Prince Albert’s Mega-kitsch Memorial

Of course the damn thing is utterly absurd.

Every criticism of high victoriana – over-sentimental, over-decorated, over-elaborate to the point of fussy, over size – applies in spades. If it were half the size it would be laughable. And yet … it’s magnificent; utterly absurd, but magnificent.

This is the Albert Memorial, that sits in Hyde Park like a gothic Thunderbird 3 about to launch.

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St George’s Bloomsbury: the triumph of “the Devil’s Architect”

Find your way to the High Holborn entrance to the roof terrace of the new ‘Post Building’ (the former Royal Mail West Central District Office), navigate the security, ascend the lift to the ninth floor and you will be rewarded with a view of the rooftops of the West End.

Over to the east is St Paul’s and the City, south you can make out Parliament and the Eye, but it’s the sights north and close by that really impress.

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The Teenage Queen Victoria

If I say “Queen Victoria” I’m guessing that the picture in your head is of the late-age monarch, ‘we are not amused’-era, dressed in mourning black; the old, short, rotund, queen empress.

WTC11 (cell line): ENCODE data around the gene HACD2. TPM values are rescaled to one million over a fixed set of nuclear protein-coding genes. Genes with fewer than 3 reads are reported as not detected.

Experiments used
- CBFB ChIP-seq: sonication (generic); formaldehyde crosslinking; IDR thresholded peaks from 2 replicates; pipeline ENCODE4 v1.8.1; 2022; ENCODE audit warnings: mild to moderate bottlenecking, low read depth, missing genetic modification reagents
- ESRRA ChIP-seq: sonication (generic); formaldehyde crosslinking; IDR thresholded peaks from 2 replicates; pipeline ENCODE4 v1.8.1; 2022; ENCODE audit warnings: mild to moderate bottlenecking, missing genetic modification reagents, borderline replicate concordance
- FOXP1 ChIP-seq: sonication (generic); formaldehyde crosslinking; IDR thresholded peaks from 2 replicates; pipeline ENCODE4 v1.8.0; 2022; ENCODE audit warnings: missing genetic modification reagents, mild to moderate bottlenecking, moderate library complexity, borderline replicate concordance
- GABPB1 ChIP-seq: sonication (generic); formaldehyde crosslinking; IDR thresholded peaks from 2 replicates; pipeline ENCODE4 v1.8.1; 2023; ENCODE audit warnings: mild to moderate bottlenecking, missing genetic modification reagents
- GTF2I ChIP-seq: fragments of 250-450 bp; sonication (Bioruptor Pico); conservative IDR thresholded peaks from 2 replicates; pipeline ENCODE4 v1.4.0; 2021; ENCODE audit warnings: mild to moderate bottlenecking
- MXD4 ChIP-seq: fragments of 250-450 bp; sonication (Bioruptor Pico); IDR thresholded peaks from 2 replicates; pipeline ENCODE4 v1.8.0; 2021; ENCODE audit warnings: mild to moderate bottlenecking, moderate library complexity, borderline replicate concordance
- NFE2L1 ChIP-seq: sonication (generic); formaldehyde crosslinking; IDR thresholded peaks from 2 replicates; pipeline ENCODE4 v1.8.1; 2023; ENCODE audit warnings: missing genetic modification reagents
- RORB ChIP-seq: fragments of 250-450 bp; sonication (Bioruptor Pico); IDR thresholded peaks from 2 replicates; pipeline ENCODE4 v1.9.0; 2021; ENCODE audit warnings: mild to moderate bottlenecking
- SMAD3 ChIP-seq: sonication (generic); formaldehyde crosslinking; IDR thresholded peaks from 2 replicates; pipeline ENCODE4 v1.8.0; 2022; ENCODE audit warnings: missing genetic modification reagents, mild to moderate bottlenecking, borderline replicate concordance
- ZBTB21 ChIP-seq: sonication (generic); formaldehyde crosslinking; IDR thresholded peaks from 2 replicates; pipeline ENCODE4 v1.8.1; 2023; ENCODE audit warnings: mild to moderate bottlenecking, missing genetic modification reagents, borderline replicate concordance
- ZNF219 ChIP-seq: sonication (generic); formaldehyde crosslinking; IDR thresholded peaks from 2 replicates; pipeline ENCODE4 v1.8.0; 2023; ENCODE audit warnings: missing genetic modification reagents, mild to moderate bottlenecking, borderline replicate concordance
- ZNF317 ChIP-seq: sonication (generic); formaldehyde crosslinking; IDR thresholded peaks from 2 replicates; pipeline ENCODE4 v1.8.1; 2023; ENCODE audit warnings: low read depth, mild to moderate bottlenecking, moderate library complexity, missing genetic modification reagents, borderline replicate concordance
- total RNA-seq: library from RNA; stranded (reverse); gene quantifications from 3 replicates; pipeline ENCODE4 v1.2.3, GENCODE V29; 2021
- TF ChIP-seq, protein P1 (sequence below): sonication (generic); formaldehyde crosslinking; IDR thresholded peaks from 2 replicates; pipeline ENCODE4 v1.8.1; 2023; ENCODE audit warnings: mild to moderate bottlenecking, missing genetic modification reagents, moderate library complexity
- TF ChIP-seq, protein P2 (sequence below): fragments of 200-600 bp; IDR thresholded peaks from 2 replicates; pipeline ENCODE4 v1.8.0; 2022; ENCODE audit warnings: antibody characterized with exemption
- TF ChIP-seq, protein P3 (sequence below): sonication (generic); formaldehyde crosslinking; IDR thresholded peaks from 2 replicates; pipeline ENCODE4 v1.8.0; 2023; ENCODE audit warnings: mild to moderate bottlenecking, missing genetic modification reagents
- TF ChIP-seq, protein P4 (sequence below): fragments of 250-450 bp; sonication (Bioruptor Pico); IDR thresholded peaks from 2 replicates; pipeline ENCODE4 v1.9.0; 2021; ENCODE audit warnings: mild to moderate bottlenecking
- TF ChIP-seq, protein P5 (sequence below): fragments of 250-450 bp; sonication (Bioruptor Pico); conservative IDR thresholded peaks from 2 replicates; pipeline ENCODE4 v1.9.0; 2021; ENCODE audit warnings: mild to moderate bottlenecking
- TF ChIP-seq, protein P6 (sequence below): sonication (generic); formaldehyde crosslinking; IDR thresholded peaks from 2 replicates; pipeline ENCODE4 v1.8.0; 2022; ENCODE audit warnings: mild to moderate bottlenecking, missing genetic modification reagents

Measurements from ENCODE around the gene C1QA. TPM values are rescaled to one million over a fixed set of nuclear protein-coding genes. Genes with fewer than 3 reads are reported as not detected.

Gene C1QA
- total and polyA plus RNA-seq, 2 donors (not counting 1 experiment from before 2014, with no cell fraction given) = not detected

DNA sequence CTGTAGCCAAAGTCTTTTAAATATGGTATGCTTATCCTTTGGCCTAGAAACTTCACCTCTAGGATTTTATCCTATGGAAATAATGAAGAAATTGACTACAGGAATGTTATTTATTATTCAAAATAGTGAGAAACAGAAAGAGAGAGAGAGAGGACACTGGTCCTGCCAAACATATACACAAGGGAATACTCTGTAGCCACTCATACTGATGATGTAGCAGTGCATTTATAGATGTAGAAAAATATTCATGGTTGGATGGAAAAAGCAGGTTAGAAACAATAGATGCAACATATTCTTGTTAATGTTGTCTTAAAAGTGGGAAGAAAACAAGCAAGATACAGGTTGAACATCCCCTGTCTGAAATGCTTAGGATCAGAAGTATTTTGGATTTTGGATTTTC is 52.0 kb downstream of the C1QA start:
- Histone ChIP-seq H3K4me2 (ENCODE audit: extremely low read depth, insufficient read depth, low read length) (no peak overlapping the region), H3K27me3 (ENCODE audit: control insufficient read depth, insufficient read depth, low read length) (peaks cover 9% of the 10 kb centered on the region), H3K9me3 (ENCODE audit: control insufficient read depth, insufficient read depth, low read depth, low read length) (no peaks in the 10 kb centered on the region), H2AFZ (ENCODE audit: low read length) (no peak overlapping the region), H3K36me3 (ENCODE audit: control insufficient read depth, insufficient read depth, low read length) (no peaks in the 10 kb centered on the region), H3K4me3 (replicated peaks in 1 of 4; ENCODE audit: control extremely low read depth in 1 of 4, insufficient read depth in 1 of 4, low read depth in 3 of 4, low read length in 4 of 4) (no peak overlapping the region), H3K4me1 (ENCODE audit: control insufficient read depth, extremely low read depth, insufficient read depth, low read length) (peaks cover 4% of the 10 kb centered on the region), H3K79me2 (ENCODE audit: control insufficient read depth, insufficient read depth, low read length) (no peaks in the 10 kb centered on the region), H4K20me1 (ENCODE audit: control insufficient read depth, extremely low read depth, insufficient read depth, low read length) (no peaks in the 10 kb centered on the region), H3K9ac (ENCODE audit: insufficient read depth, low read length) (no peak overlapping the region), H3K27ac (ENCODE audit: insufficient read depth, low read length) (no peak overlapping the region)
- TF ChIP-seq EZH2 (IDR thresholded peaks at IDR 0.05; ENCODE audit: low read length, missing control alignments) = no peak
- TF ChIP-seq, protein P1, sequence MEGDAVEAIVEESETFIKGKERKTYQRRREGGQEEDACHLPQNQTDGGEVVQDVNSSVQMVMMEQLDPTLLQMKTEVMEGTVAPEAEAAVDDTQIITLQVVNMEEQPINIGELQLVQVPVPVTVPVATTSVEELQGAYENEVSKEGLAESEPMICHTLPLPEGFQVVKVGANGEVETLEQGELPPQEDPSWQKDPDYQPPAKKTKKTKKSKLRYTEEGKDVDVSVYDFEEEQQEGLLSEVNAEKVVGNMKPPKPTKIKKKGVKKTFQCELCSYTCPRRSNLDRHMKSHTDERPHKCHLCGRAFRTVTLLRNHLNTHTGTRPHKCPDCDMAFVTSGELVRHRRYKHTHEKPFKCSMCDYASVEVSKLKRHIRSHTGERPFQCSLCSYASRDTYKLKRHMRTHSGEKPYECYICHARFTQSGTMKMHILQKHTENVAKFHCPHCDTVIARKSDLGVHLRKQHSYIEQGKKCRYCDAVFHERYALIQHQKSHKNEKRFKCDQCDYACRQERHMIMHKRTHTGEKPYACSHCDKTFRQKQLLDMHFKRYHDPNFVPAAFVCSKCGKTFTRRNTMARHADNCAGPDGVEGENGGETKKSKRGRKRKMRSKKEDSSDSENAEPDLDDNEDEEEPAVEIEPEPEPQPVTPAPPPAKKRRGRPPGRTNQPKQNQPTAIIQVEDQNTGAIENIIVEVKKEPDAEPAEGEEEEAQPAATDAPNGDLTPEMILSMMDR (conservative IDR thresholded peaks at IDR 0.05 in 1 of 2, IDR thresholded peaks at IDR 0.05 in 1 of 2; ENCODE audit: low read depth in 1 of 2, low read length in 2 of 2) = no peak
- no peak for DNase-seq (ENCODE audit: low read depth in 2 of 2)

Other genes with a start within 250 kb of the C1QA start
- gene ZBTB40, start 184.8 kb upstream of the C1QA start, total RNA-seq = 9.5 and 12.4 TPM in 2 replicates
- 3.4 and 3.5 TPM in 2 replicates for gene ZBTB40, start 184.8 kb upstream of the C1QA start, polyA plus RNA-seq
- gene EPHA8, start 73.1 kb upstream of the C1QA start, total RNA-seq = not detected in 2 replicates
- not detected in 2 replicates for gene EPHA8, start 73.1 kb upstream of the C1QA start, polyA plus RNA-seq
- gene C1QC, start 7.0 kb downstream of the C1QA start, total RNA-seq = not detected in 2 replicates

This version of the ‘old queen’ is perhaps most famously seen on Sir Thomas Brock’s Victoria Memorial in front of Buckingham Palace. Unveiled in 1911 by her grandson Geroge V with another grandson, Kaiser Wilhelm of Germany, in attendance), she stares sternly down The Mall, the marble embodiment of the Empire that would last the ages (spoiler alert: it didn’t).

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St Mary’s Isn’t in the Way

One of the ways in which the city has been vastly improved over the past few years has been the claiming back of roadways into public (i.e. pedestrian) space.